“This is a natural consequence of the many opportunities arising from new technology, digitalisation and globalisation, while we live for longer and will be in the labour market for longer. In this perspective it is remarkable that we use the majority of our training resources – individually and as a society – only until we reach 30. We need skills development to become a far more natural part of everyday life, also when we become older.”

About the use of adult and continuing education (VEU)

Peer-to-peer training is the most common form of VEU. 68 percent of businesses have used peer-to-peer training in 2016. Next is intensive courses – 45 percent. 43 percent of businesses have used private VEU courses.

Public VEU courses are the least used among businesses. AMU (labour market training) is the most used public training offering, followed by upper secondary school courses and training, which is being used by 15 percent of businesses. 

Non-skilled and skilled workers receive training through obligatory certification courses, while workers with upper secondary education to a greater degree participate in specialised or general further training courses.

Many workers with upper secondary education consider VEU to be a personnel bonus and part of their career path.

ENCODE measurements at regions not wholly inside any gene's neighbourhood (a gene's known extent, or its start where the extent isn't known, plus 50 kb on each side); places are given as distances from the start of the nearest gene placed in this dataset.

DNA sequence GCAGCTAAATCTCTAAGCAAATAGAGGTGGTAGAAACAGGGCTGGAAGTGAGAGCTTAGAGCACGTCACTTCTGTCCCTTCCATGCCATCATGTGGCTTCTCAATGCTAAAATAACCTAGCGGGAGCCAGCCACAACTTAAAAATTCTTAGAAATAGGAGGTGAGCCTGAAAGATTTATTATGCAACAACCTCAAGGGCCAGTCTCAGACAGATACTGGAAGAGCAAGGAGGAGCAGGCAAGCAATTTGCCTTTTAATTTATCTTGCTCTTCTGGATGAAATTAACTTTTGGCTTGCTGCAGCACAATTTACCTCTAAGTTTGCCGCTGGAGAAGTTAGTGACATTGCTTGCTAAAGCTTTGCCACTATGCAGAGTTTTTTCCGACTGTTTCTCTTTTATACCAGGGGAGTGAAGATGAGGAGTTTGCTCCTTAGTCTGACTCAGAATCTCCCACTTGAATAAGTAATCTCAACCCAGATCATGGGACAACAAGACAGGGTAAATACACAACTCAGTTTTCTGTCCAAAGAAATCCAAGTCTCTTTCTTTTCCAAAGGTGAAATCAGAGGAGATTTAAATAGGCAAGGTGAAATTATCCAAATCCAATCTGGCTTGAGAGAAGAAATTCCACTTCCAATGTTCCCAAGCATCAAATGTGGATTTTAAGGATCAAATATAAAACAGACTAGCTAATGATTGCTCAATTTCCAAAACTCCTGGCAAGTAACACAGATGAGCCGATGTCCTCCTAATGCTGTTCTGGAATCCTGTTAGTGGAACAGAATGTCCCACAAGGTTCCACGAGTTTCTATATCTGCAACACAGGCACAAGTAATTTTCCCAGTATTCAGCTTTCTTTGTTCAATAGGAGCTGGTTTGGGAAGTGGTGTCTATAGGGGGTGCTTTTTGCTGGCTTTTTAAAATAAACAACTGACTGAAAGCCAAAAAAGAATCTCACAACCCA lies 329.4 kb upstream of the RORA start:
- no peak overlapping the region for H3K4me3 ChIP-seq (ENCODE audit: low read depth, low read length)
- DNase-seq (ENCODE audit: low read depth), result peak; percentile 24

Businesses belive VEU participation is particularly beneficial to workers’ motivation, efficiency and quality of work. AMU is the exception, as businesses say AMU has the least effect on efficiency, quality and innovation. 

More than half of the workers think they have sufficient opportunities for continuing education during working hours or in their spare time. Those who do not feel there are enough opportunities during working hours, say this is because of a lack of time, they are indispensable or the business does not have sufficient means. 

More than half of the workers do not or very rarely feel they need continuing education, most of these have elementary education and most are men over 50. They do not consider loosing their job to be a great risk.

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Stina Vrang Elias

is head of the DEA think tank and has led the expert group which has assessed the Danish adult and continuing education system.

The expert group’s proposals for strengthening adult and continuing education:
  1. A single portal into an adult and continuing education system
  2. More use of real competence assessments
  3. A national system for analysis and surveillance
  4. Providing skills to competence clusters
  5. Linking adult and continuing training with the upper secondary school system
  6. Increased flexibility in digital execution and adaptation
  7. Improving basic skills
  8. A personal training account
  9. Targeting public services and improved flexibility
  10. Testing the documentation of benefits from the adult and continuing education system
  11. Changing services control of labour market education programmes 
  12. Simplified allowance payments
  13. New roles for the partners